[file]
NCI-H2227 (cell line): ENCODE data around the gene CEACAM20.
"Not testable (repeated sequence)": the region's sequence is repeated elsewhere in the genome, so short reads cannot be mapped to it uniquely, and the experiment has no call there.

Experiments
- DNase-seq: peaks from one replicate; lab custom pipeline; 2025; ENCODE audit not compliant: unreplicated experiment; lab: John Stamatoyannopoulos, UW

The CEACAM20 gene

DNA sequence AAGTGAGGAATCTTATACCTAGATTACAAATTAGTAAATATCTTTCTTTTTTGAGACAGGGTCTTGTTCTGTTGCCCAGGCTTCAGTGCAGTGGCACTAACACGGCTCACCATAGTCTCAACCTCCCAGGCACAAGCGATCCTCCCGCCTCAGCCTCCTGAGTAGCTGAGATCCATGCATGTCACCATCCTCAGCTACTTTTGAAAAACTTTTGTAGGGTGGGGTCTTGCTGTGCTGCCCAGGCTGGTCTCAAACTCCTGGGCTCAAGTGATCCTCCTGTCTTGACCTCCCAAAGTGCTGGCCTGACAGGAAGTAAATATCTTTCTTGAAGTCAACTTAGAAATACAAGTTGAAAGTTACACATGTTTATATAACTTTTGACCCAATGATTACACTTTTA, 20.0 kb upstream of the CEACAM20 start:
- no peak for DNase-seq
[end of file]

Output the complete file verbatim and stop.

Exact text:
NCI-H2227 (cell line): ENCODE data around the gene CEACAM20.
"Not testable (repeated sequence)": the region's sequence is repeated elsewhere in the genome, so short reads cannot be mapped to it uniquely, and the experiment has no call there.

Experiments
- DNase-seq: peaks from one replicate; lab custom pipeline; 2025; ENCODE audit not compliant: unreplicated experiment; lab: John Stamatoyannopoulos, UW

The CEACAM20 gene

DNA sequence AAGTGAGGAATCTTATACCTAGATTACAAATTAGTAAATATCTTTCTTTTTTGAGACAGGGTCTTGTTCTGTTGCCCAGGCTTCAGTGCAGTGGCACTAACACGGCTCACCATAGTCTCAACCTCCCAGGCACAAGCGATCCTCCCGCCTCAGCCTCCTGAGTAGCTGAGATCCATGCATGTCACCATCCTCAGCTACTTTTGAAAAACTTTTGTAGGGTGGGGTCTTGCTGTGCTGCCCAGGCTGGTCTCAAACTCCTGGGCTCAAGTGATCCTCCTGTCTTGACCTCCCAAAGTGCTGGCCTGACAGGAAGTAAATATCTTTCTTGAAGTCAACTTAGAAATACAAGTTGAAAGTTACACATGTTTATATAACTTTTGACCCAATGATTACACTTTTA, 20.0 kb upstream of the CEACAM20 start:
- no peak for DNase-seq